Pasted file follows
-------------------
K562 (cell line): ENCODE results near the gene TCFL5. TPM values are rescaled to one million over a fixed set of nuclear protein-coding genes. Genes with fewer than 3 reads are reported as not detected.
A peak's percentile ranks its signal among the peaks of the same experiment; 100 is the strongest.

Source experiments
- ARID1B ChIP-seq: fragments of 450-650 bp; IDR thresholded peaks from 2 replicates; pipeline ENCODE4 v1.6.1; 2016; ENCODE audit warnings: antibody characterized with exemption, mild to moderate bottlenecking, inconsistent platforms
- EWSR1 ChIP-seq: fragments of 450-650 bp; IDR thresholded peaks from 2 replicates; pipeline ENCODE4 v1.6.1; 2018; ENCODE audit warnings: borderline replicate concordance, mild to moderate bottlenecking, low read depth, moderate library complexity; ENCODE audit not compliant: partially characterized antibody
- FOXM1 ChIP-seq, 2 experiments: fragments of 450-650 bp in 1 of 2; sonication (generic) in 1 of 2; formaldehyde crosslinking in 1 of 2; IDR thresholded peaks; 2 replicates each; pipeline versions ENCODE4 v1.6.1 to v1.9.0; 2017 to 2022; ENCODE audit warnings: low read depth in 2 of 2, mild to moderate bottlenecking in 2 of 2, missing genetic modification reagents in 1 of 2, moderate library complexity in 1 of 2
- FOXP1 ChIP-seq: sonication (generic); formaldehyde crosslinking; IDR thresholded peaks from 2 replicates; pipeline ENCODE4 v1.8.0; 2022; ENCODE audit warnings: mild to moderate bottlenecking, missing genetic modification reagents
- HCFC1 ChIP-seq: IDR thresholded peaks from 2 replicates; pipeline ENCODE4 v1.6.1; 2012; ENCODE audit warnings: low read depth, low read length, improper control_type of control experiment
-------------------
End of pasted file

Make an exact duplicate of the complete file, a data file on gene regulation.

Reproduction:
K562 (cell line): ENCODE results near the gene TCFL5. TPM values are rescaled to one million over a fixed set of nuclear protein-coding genes. Genes with fewer than 3 reads are reported as not detected.
A peak's percentile ranks its signal among the peaks of the same experiment; 100 is the strongest.

Source experiments
- ARID1B ChIP-seq: fragments of 450-650 bp; IDR thresholded peaks from 2 replicates; pipeline ENCODE4 v1.6.1; 2016; ENCODE audit warnings: antibody characterized with exemption, mild to moderate bottlenecking, inconsistent platforms
- EWSR1 ChIP-seq: fragments of 450-650 bp; IDR thresholded peaks from 2 replicates; pipeline ENCODE4 v1.6.1; 2018; ENCODE audit warnings: borderline replicate concordance, mild to moderate bottlenecking, low read depth, moderate library complexity; ENCODE audit not compliant: partially characterized antibody
- FOXM1 ChIP-seq, 2 experiments: fragments of 450-650 bp in 1 of 2; sonication (generic) in 1 of 2; formaldehyde crosslinking in 1 of 2; IDR thresholded peaks; 2 replicates each; pipeline versions ENCODE4 v1.6.1 to v1.9.0; 2017 to 2022; ENCODE audit warnings: low read depth in 2 of 2, mild to moderate bottlenecking in 2 of 2, missing genetic modification reagents in 1 of 2, moderate library complexity in 1 of 2
- FOXP1 ChIP-seq: sonication (generic); formaldehyde crosslinking; IDR thresholded peaks from 2 replicates; pipeline ENCODE4 v1.8.0; 2022; ENCODE audit warnings: mild to moderate bottlenecking, missing genetic modification reagents
- HCFC1 ChIP-seq: IDR thresholded peaks from 2 replicates; pipeline ENCODE4 v1.6.1; 2012; ENCODE audit warnings: low read depth, low read length, improper control_type of control experiment